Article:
Death Comes to the Archbishop Study Guide (Choose to Continue)


Death Comes to the Archbishop: Book 6 Chapter 1

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Book 6 Chapter 1


Book VI: Doña Isabella
1. Don Antonio
Summary: Don Antonio Olivares—a wealthy Mexican ranchero (farmer) married to an American wife, Isabella, and with one grown daughter, Inez—is Bishop Latour’s foremost supporter in the cause of building a cathedral in Santa Fe. Latour and Vaillant enjoy the graceful hospitality of Olivares and his wife frequently. Around the turn of the new year, Olivares throws a great party at which he intends to announce his gift of a large donation toward the new cathedral. Unfortunately, not long after the party, Don Antonio dies (on Septuagesima Sunday, the third Sunday before Lent, which marked, in the Roman Catholic calendar until the Second Vatican Council, a 17-day period of preparation for that penitential season).
Analysis: Don Antonio is one of the novel’s wealthy characters who is presented in a positive light. Unlike most of the other wealthy characters we have seen to this point, Antonio is not a priest who has become wealthy in illegal or immoral ways (one need think only of Father Martínez to see the contrast); he is “a man of the world” (p. 175) who is intelligent and hard-working. Also, “[h]e was a man who cherished his friends” (p. 178). His planned donation to Latour’s cathedral fund is motivated as much by true friendship as by a desire to be involved in a great project: “Olivares was the sort of man who liked to help a friend accomplish the desire of his heart” (p. 179). Don Antonio’s characterization prevents readers from making the assumption that, in the world of Cather’s novel, wealth is necessarily bad. Material possessions, even money, are neutral in and of themselves; it is how they are used that matters, and Don Antonio uses his to care for his family, to please his friends and to invest in a project that will glorify God and bring beauty to the land he now calls home.
Doña Isabella, Antonio’s second wife, is presented as virtually an ideal wife: elegant, hospitable, charming, intelligent. The couple’s grown daughter, Inez, does not share her mother’s social graces, but sings beautifully and virtually lives the life of a cloistered nun. Overall, however, the Olivares family represents European elegance and sophistication in the often harsh environment of New Mexico. As Latour and Vaillant experience on numerous occasions, “It was refreshing to spend an evening with a couple who were interested in what was going on in the outside world, to eat a good dinner and drink good wine, and listen to music” (p. 177). These are worldly pleasures, it is true; but when enjoyed in moderation in the company of good and true friends, they seem, in Cather’s novel, to become almost sacramental—visible signs of an invisible grace (think also, for instance, of the delight Father Vaillant takes in cooking).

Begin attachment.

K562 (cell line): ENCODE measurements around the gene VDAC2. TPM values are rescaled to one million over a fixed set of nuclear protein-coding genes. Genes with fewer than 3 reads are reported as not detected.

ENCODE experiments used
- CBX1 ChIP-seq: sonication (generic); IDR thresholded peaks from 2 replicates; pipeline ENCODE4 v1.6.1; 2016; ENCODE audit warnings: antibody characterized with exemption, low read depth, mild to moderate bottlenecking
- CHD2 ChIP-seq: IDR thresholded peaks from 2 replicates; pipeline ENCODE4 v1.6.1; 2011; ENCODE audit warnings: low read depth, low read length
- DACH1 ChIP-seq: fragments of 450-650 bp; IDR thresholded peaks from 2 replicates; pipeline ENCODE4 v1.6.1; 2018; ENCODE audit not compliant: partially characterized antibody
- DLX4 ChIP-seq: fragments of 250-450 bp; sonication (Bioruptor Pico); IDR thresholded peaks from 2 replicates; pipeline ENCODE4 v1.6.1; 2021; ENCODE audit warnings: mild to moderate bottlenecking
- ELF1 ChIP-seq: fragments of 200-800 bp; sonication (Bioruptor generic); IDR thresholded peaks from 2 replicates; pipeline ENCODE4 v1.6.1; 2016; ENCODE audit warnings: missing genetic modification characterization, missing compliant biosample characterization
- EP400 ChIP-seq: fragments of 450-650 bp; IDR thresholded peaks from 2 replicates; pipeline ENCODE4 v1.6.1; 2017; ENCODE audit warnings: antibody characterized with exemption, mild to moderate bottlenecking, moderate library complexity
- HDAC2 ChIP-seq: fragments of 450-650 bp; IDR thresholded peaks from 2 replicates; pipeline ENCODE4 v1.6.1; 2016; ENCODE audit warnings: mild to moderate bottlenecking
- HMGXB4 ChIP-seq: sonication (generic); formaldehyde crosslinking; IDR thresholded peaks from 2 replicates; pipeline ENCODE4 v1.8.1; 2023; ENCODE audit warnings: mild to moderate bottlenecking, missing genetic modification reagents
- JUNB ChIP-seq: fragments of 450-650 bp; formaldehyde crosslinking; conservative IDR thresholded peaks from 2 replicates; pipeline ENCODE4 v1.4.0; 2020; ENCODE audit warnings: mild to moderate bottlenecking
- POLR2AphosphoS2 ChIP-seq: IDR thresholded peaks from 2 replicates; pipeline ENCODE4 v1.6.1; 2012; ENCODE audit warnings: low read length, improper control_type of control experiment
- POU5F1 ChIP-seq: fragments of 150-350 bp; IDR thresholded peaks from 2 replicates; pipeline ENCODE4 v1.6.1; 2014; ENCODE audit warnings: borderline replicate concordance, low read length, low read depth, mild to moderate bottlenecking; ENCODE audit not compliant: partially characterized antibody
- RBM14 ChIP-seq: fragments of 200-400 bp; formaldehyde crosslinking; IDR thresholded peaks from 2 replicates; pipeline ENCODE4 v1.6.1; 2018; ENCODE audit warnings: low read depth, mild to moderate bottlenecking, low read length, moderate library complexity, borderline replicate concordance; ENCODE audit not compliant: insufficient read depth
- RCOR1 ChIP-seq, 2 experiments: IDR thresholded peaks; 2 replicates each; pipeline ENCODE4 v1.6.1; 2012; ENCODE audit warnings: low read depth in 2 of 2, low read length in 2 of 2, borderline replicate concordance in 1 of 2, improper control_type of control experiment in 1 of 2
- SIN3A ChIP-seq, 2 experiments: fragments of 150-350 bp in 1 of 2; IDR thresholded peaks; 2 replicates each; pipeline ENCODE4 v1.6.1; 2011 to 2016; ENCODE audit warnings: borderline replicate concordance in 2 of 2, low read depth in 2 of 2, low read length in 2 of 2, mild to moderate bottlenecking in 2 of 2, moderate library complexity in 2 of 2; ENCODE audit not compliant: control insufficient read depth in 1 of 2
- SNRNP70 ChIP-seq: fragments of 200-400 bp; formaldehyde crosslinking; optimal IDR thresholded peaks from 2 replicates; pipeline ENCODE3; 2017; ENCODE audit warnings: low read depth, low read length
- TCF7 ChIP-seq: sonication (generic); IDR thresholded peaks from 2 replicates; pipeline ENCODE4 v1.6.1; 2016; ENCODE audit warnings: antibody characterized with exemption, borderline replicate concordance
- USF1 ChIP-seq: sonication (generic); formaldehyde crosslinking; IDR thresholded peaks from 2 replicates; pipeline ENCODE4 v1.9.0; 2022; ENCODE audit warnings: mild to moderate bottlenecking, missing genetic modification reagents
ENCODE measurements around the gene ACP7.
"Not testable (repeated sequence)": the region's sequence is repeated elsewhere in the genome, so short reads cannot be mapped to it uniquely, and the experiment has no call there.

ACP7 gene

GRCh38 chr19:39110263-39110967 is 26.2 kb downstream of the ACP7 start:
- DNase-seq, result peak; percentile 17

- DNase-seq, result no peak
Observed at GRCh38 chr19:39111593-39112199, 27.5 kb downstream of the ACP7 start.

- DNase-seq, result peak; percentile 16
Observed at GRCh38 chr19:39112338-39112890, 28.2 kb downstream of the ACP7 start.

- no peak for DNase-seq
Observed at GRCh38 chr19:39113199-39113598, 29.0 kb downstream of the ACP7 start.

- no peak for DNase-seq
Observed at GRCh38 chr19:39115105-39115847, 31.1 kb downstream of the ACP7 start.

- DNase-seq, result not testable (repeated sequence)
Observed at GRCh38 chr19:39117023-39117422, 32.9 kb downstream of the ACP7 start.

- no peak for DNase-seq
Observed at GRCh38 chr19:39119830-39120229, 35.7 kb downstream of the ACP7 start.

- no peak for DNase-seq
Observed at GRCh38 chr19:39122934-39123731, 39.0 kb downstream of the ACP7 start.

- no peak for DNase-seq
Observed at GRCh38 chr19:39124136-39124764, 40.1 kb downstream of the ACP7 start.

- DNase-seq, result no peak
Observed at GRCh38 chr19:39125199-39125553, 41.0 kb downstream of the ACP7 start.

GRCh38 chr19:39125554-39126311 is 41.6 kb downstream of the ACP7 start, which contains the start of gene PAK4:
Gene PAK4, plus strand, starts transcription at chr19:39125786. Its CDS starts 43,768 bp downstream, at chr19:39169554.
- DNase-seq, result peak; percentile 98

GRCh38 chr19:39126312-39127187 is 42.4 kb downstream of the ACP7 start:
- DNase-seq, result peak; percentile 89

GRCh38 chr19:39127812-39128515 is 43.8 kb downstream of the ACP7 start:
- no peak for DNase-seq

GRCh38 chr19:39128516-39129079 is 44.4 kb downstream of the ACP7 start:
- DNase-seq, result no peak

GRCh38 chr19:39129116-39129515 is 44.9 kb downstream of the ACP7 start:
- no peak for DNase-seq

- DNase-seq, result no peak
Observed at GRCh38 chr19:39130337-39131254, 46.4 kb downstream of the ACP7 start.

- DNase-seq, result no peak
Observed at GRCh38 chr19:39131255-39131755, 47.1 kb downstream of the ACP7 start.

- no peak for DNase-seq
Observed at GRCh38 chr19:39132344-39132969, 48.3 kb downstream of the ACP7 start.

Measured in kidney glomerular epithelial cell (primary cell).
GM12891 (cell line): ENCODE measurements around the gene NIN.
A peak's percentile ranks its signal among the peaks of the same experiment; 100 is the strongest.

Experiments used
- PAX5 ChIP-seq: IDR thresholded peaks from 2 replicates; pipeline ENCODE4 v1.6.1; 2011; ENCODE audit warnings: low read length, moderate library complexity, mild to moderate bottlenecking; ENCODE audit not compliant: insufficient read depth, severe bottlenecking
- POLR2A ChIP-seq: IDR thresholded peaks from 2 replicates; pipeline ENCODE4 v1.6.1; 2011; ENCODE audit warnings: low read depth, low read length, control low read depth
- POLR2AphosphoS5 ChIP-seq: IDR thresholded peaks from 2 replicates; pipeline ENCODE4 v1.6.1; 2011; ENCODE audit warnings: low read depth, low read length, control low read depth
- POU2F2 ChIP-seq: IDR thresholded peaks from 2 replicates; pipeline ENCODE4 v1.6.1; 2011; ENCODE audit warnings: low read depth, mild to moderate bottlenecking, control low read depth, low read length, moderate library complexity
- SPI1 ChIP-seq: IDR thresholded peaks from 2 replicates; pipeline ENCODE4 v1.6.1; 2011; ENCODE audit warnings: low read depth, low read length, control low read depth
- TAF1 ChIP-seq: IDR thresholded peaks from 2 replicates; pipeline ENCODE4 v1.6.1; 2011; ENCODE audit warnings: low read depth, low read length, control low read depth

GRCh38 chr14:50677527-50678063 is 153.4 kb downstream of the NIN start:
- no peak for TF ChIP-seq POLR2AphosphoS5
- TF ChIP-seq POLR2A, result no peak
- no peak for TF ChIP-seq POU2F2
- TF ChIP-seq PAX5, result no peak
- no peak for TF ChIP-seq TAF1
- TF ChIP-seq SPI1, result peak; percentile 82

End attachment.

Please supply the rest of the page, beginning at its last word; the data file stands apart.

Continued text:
Another positive example of elegance and finery is found in the vestments that Father Vaillant’s sister and her nuns make for him. Latour reflects that he used to be embarrassed by the women’s work; but when he visited France, he found that the nuns valued both the work and Vaillant’s letters. One of the nuns told Latour that the letters and the seamstress work mad her feel connected to the work Vaillant and Latour are doing in New Mexico: “I can feel that I am there” (p. 182). This reflection thus not only emphasizes the value that material goods can have when used for a proper purpose, but also revisits the novel’s ongoing concern with connections: how they are forged and maintained, and how they sustain those who are bound together. This aspect becomes more explicit immediately after Latour’s reverie. As he looks around at the wide range of people present at Don Antonio’s party—from the priests to the soldiers, from Kit Carson to the rancheros—Latour “was thinking of how each of these men not only had a story, but seemed to have become his story” (p. 182). Latour’s recognition once again confirms his worth as a priest, a representative of Christ. It also may allude to the New Testament’s teaching about the nature of true Christian community: “There is neither Jew nor Greek, there is neither bond nor free, there is neither male nor female: for ye are all one in Christ Jesus” (Gal. 3:28, KJV). Latour has clearly been succeeding in his appointed task of nurturing community in the New World, bringing people together around a common life (as symbolized in this latter half of Cather’s novel by his dream of a new cathedral). This new kind of true community is not (and never will be) fully realized, to be sure; consider the past experiences of Don Manuel Chavez, related near the close of this chapter. When he was a youth, Chavez went out to hunt Navajos—merely “a form of sport” in the days before the American occupation (p. 184). Even now, years later after his days as a raider, Chavez counts himself “a Martínez man” (p. 185)—meaning his sympathies and loyalties lay with the deposed priest of Taos—and he only attends Don Antonio’s party “in compliment to Señora Isabella; he hated to spend an evening among American uniforms” (p. 186). Nevertheless, he is present. His story, as well as the story of all the others in attendance, are part of Latour’s story now. They are connected, one to the other, and all to the land.


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